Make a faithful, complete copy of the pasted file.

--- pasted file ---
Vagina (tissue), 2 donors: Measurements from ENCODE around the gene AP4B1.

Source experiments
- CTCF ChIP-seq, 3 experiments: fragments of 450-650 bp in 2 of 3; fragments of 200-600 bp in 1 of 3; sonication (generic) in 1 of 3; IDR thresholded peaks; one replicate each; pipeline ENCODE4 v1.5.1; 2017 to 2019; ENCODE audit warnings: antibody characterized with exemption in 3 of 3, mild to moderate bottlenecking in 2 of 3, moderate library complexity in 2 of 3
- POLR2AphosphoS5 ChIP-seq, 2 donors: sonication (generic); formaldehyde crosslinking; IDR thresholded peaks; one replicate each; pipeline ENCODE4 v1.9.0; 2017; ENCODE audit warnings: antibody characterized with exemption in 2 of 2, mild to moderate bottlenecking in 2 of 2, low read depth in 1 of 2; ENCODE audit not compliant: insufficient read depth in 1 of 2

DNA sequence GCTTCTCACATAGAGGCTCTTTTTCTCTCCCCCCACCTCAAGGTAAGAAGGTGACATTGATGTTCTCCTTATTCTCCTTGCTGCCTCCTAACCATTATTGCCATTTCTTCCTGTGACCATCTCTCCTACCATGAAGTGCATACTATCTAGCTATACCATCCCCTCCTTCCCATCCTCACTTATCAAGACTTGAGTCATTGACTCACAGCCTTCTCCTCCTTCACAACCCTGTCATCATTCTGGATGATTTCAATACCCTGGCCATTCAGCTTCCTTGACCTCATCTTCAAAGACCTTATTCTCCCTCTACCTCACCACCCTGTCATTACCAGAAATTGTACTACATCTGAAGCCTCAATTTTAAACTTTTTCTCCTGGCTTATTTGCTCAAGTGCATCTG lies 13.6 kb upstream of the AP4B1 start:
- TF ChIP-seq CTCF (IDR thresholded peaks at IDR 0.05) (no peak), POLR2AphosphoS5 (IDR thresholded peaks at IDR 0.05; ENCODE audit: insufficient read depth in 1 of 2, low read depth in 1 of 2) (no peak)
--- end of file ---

Vagina (tissue), 2 donors: Measurements from ENCODE around the gene AP4B1.

Source experiments
- CTCF ChIP-seq, 3 experiments: fragments of 450-650 bp in 2 of 3; fragments of 200-600 bp in 1 of 3; sonication (generic) in 1 of 3; IDR thresholded peaks; one replicate each; pipeline ENCODE4 v1.5.1; 2017 to 2019; ENCODE audit warnings: antibody characterized with exemption in 3 of 3, mild to moderate bottlenecking in 2 of 3, moderate library complexity in 2 of 3
- POLR2AphosphoS5 ChIP-seq, 2 donors: sonication (generic); formaldehyde crosslinking; IDR thresholded peaks; one replicate each; pipeline ENCODE4 v1.9.0; 2017; ENCODE audit warnings: antibody characterized with exemption in 2 of 2, mild to moderate bottlenecking in 2 of 2, low read depth in 1 of 2; ENCODE audit not compliant: insufficient read depth in 1 of 2

DNA sequence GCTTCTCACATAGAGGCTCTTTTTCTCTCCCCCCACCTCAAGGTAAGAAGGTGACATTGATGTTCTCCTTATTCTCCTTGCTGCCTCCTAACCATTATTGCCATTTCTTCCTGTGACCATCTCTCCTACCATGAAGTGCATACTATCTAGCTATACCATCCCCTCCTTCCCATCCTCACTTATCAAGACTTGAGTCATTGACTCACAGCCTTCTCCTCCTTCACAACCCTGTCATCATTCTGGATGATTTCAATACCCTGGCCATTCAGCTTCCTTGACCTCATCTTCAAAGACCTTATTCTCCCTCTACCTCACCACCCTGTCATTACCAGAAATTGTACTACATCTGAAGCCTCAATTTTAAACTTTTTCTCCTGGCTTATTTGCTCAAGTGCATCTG lies 13.6 kb upstream of the AP4B1 start:
- TF ChIP-seq CTCF (IDR thresholded peaks at IDR 0.05) (no peak), POLR2AphosphoS5 (IDR thresholded peaks at IDR 0.05; ENCODE audit: insufficient read depth in 1 of 2, low read depth in 1 of 2) (no peak)